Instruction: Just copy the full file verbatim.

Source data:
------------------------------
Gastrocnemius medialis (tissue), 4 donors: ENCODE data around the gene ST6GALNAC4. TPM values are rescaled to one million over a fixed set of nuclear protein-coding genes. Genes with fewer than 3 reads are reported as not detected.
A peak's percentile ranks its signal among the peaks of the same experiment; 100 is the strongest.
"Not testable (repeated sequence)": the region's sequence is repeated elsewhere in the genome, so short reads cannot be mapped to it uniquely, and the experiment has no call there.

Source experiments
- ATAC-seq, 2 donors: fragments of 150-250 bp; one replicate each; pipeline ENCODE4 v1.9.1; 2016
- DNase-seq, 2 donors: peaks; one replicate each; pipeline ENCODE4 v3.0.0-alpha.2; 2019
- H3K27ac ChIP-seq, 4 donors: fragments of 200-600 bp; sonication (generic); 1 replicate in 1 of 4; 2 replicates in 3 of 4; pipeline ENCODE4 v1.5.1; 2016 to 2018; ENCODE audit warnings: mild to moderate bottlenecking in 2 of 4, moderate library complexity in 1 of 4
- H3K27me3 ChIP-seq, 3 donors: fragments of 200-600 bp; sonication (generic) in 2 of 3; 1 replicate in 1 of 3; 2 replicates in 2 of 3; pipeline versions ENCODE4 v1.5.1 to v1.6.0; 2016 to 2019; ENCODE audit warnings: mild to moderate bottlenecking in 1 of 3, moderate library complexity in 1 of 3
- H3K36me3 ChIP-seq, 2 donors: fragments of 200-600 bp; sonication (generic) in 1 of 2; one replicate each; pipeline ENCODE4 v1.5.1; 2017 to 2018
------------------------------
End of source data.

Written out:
Gastrocnemius medialis (tissue), 4 donors: ENCODE data around the gene ST6GALNAC4. TPM values are rescaled to one million over a fixed set of nuclear protein-coding genes. Genes with fewer than 3 reads are reported as not detected.
A peak's percentile ranks its signal among the peaks of the same experiment; 100 is the strongest.
"Not testable (repeated sequence)": the region's sequence is repeated elsewhere in the genome, so short reads cannot be mapped to it uniquely, and the experiment has no call there.

Source experiments
- ATAC-seq, 2 donors: fragments of 150-250 bp; one replicate each; pipeline ENCODE4 v1.9.1; 2016
- DNase-seq, 2 donors: peaks; one replicate each; pipeline ENCODE4 v3.0.0-alpha.2; 2019
- H3K27ac ChIP-seq, 4 donors: fragments of 200-600 bp; sonication (generic); 1 replicate in 1 of 4; 2 replicates in 3 of 4; pipeline ENCODE4 v1.5.1; 2016 to 2018; ENCODE audit warnings: mild to moderate bottlenecking in 2 of 4, moderate library complexity in 1 of 4
- H3K27me3 ChIP-seq, 3 donors: fragments of 200-600 bp; sonication (generic) in 2 of 3; 1 replicate in 1 of 3; 2 replicates in 2 of 3; pipeline versions ENCODE4 v1.5.1 to v1.6.0; 2016 to 2019; ENCODE audit warnings: mild to moderate bottlenecking in 1 of 3, moderate library complexity in 1 of 3
- H3K36me3 ChIP-seq, 2 donors: fragments of 200-600 bp; sonication (generic) in 1 of 2; one replicate each; pipeline ENCODE4 v1.5.1; 2017 to 2018